Tuesday, May 2, 2017

The Ancient Port of Lothal

The Ancient Port of Lothal

      If you try to do an online search for the ancient ruins of the city of Lothal in India, you will have trouble.  Apparently, Lothal is also the name of one of the planets in the Star Wars stories and plays a significant role, so about half your search results will concern that.  We are, however, concerned with the real Lothal – a much more interesting place. 




      Lothal is located about 30 miles from the current northwest coast of what we now call India, in the state of Gujarāt, near the current village of Saragwala.  Such was not always the case.  

     Dated by archaeologists as far back as 3,700 B.C., the city of Lothal was not always known by that name.  We have no idea what the original inhabitants called their city, as their writing is untranslatable and sparse at that.  “Lothal” means “mound of the dead” in the local Gujarati language, just like “Mohenjo-Daro” means the same thing in the local Sindhi language.  


       Appropriately so, as both cities were inhabited by the peoples of the civilization called the Indus River Valley or Harappan or Indus


-Sarasvati.  We have looked at this culture before in the first posting of this blog.  


The Harappan civilization stretched over an area the size of western Europe and had many interconnected cities, towns, villages, roads and ports.  Their buildings reached three and four stories high.  They had streetlights.  They had grid planned cities, sophisticated drainage and waterworks, sewage systems.  They had extremely accurate weight systems and a decimal system of measurements.  They made finely grained stoneware ceramics, which can turn a steel tool, from ordinary, large grained terra cotta clay.  Their bronze alloys were as hard as modern steel.  

Since they lived so long ago, it is difficult to determine why they died out, but the evidence points to a combination of natural disasters and war (perhaps even including nuclear weapons – see my first blog entry for the evidence).  

The peoples around the Persian Gulf apparently called the Harappan civilization "Meluha." Trade goods and seals from the Persian Gulf area have been found in Lothal.  "Inscriptions from ancient Babylon and Akkad speak proudly of the number of great ships from Meluha that berthed at their cities.  Five such references have been found in the cuneiform records of the time before Hammurabi (1792 BC).  One concerns Sargon of Akkad (2334-2279 BC) and tells us: 'the ships from Meluha...he made to tie alongside the quay of Akkad.'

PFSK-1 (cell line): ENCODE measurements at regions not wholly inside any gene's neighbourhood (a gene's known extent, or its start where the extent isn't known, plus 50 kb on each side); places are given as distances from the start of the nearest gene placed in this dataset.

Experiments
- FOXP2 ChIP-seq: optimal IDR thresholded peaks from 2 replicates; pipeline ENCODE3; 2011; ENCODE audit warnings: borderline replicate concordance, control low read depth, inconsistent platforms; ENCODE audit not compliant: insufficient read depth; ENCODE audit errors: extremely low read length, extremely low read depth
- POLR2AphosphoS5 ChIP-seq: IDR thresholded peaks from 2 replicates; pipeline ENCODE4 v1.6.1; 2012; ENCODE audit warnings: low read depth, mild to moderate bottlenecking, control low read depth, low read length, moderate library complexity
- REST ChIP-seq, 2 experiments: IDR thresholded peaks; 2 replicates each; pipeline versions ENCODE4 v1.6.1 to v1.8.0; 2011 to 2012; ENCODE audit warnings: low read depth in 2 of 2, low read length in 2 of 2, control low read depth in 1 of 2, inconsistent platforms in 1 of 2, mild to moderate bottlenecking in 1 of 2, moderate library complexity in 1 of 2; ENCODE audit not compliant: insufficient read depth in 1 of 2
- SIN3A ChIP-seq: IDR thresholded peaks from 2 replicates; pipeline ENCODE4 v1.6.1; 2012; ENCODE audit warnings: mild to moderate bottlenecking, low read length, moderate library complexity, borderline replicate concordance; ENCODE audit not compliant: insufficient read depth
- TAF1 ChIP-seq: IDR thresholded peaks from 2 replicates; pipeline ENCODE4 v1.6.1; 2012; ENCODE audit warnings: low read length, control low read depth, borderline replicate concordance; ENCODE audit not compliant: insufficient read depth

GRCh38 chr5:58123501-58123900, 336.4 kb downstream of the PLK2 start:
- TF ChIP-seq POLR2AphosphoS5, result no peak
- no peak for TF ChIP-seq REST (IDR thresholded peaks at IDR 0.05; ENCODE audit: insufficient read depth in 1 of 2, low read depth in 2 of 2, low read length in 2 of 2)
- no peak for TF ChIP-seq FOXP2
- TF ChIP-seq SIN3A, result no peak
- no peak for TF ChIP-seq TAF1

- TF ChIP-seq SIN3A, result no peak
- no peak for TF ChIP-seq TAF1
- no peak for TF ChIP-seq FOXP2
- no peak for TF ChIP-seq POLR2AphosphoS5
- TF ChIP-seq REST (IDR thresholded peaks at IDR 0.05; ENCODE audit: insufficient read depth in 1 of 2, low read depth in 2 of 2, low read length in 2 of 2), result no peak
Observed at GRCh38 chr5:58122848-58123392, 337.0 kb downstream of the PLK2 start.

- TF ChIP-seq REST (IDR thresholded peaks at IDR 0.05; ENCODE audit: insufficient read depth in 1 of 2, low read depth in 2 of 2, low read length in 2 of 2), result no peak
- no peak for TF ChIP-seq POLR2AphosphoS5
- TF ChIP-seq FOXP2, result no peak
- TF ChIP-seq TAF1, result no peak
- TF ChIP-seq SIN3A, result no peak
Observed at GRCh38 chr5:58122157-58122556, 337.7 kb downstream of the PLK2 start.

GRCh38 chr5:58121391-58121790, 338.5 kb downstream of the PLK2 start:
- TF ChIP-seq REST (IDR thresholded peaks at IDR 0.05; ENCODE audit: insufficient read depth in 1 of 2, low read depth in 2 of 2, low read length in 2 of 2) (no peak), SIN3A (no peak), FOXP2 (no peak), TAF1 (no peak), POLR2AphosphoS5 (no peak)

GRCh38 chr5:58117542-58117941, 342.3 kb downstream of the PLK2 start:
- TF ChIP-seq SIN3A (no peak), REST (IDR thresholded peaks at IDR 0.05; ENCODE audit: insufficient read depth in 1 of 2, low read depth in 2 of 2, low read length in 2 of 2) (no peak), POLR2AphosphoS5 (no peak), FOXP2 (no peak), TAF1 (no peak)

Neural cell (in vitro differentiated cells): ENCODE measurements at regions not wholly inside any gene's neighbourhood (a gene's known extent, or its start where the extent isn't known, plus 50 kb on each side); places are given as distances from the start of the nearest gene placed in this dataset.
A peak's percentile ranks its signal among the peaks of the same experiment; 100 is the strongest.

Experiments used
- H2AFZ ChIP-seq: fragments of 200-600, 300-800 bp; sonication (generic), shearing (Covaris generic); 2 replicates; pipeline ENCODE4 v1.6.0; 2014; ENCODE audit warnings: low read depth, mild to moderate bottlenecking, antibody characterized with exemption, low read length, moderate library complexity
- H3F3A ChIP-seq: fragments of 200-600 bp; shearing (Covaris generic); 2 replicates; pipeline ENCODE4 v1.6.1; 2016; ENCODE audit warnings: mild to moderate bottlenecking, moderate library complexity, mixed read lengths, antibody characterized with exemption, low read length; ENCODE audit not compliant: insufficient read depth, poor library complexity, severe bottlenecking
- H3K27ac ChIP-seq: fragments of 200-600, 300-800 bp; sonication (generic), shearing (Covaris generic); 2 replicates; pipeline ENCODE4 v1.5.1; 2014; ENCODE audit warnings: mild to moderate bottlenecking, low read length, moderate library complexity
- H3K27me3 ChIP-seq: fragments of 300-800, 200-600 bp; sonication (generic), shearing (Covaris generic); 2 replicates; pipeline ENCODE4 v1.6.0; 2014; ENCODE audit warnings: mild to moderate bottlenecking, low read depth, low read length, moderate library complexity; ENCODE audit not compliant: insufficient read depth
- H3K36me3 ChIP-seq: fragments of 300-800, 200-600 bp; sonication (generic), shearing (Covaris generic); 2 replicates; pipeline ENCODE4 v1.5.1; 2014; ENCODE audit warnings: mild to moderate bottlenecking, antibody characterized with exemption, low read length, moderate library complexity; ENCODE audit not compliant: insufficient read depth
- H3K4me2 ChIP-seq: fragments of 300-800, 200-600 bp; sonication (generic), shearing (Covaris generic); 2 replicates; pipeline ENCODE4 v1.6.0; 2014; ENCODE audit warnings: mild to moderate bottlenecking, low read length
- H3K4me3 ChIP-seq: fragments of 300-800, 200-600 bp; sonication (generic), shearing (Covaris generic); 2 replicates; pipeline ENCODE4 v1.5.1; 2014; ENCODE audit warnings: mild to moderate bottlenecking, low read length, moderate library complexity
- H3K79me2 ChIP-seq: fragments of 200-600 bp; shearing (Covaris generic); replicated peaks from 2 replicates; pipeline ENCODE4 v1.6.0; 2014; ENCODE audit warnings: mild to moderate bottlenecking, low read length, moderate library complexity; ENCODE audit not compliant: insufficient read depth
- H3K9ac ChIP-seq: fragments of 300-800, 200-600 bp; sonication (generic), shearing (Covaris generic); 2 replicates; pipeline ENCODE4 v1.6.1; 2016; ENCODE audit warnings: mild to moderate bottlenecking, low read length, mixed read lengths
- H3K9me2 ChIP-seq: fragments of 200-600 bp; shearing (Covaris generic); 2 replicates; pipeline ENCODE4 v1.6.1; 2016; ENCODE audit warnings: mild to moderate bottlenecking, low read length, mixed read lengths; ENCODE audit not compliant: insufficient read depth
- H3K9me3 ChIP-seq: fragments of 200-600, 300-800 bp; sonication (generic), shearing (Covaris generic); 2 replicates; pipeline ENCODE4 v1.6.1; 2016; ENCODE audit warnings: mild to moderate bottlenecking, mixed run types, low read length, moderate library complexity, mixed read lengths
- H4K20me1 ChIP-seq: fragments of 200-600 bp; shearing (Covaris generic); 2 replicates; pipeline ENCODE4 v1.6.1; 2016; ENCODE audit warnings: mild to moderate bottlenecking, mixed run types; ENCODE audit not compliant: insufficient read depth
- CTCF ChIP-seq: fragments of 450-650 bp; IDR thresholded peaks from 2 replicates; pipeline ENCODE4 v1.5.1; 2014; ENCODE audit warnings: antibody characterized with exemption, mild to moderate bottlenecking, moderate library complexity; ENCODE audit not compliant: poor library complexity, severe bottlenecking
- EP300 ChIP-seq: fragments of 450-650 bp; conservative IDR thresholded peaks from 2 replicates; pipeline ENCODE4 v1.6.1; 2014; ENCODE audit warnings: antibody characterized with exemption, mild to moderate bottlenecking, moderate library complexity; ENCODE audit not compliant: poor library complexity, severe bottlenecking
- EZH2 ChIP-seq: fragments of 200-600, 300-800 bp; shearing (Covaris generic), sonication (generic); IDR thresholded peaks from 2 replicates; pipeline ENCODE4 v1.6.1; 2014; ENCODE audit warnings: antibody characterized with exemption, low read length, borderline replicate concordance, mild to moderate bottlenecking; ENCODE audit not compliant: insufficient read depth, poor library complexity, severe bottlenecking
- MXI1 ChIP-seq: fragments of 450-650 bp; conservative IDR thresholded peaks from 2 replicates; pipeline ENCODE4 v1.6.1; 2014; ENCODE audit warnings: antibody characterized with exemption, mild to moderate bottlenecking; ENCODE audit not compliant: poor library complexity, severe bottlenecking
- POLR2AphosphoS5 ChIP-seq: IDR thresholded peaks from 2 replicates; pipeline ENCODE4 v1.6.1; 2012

"Interestingly, a terracotta seal from Mohenjodaro (another Meluhan city) shows a large high-prowed ship with a spacious on-deck cabin.  Fore and aft of the cabin perch two birds which archaeologists believe are 'land-finding birds [diskakas]. As the reader will undoubtedly be aware, many ancient traditions of the global flood, not least the biblical story of Noah, make prominent mention of the role played of the role played in the navigation of the survival ship by birds just such as these." (Hancock, Graham, Underworld: The Mysterious Origins of Civilization, Three Rivers Press, New York, 2002, pp. 141-142)

Lothal was probably the southern-most population center of that advanced culture and perhaps the last to exist.  It's population was estimated to be around 30,000, although I’m sure that this waxed and waned with the coming and going of trade ships and caravans.  Excavation and investigation have been limited, so it may have been much larger.  Other significant Meluhan cities have been estimated as reaching populations as high as 150,000.

Lothal’s location has always been known by the locals.  Formal excavations began in 1954, but have since petered out.  There are just so very many archaeological sites in India that the authorities are hard pressed to give just consideration to even a small percentage of them.

     Lothal shared all the cultural aspects, apparently, of all the other Meluhan cities.  They were highly organized.  Their streets and buildings were made by a master plan, not haphazardly as in almost every other culture.  

Their bricks were kiln hardened and standardized in proportion (1 x 2 x 4).  One size was for houses and another size for city walls, so that one kiln could supply many different projects.  Workers could build quickly and efficiently, knowing the size of their materials in advance.

Lothal developed signature techniques in bead making, jewelry making and metallurgy that are still unimproved today, over 5,000 years later. Their distinctive trade goods have been found all over Africa, the Middle East and western Asia.  In addition, graves have been found in Lothal, mixed with the Lothalian's graves, which contained people from the Mediterranean and the Mesopotamian region.  Obviously, these were traders and travelers that met their demise in a far-flung place. 


Apparently following the traditions that later groups in India espoused, they did not relegate anything really important to writing, but kept it in living memory.  This would include their history or any great works of literature – stories, songs, or religious works.  Since they were great crafts people, traders and business folk, one must assume that they had astounding memories and mental capabilities, that kept track of their accounts and business dealings.